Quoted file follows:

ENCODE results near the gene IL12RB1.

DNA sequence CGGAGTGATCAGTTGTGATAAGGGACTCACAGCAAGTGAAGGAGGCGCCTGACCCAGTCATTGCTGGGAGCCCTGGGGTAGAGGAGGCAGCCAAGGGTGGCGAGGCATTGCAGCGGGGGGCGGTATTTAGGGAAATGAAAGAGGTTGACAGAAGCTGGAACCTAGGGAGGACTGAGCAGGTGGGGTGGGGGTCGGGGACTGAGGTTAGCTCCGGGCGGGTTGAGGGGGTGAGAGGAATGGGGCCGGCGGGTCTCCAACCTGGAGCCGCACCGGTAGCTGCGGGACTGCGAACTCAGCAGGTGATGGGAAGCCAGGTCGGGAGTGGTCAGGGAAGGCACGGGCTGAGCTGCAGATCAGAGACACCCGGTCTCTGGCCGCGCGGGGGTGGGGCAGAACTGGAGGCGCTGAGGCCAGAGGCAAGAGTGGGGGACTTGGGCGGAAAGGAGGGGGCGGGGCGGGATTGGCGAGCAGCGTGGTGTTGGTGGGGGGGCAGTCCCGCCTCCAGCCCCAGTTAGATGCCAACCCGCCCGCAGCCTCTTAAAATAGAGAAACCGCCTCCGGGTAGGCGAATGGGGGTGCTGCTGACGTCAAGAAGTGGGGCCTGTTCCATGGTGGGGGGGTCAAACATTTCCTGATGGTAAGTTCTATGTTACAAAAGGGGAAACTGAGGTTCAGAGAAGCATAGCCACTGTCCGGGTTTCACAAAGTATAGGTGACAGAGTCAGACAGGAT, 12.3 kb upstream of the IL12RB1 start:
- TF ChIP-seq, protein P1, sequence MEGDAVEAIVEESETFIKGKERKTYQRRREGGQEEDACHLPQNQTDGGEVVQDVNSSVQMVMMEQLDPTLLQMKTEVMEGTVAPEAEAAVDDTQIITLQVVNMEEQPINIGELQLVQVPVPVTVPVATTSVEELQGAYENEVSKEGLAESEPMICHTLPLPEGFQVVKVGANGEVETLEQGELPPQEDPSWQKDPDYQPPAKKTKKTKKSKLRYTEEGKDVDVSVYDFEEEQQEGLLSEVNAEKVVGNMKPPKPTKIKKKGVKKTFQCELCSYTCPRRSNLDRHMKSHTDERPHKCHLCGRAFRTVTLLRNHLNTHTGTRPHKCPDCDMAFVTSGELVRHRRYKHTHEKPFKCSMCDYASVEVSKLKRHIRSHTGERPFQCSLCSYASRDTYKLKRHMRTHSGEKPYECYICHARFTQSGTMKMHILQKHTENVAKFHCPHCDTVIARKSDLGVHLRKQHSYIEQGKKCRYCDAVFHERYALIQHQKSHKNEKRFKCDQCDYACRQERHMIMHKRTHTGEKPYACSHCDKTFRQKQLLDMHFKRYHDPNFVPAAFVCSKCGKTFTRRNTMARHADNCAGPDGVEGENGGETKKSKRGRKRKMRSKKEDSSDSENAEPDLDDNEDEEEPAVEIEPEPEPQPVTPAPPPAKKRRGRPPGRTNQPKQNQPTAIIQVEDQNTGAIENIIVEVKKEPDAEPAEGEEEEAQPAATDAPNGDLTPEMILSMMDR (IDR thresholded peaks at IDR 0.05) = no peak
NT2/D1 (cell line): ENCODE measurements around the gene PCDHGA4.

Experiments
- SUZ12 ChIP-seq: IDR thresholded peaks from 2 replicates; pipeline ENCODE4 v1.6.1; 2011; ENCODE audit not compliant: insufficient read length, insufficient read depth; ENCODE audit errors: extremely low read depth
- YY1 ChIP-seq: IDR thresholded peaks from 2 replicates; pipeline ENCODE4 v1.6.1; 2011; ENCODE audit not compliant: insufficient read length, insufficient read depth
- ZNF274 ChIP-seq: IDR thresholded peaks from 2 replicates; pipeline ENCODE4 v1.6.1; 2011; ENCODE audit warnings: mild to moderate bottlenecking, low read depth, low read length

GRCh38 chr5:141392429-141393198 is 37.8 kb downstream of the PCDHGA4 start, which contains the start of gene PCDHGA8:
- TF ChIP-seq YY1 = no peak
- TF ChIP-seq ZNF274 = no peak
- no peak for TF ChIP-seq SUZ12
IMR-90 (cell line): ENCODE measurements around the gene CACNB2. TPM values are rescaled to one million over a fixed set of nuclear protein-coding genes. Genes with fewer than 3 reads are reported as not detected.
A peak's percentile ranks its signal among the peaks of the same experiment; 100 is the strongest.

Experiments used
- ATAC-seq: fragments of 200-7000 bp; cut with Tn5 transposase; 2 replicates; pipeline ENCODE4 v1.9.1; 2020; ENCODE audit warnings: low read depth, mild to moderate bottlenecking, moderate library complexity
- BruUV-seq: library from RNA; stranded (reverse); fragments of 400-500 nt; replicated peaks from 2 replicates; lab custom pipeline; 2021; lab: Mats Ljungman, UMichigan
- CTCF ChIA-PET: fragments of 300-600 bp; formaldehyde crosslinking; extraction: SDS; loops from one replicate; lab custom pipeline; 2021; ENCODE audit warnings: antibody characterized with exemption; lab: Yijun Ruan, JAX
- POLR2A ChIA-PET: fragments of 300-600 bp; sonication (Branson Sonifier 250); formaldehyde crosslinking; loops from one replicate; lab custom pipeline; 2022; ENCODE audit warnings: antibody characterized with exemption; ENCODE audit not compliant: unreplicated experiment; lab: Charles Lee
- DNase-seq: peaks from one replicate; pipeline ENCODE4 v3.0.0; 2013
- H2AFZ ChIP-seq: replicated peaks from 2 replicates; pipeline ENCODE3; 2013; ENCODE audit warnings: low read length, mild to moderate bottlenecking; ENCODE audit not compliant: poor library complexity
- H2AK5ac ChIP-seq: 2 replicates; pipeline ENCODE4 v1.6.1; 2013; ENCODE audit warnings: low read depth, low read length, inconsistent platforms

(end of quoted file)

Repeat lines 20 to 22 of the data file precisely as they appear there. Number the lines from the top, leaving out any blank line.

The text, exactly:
- DNase-seq: peaks from one replicate; pipeline ENCODE4 v3.0.0; 2013
- H2AFZ ChIP-seq: replicated peaks from 2 replicates; pipeline ENCODE3; 2013; ENCODE audit warnings: low read length, mild to moderate bottlenecking; ENCODE audit not compliant: poor library complexity
- H2AK5ac ChIP-seq: 2 replicates; pipeline ENCODE4 v1.6.1; 2013; ENCODE audit warnings: low read depth, low read length, inconsistent platforms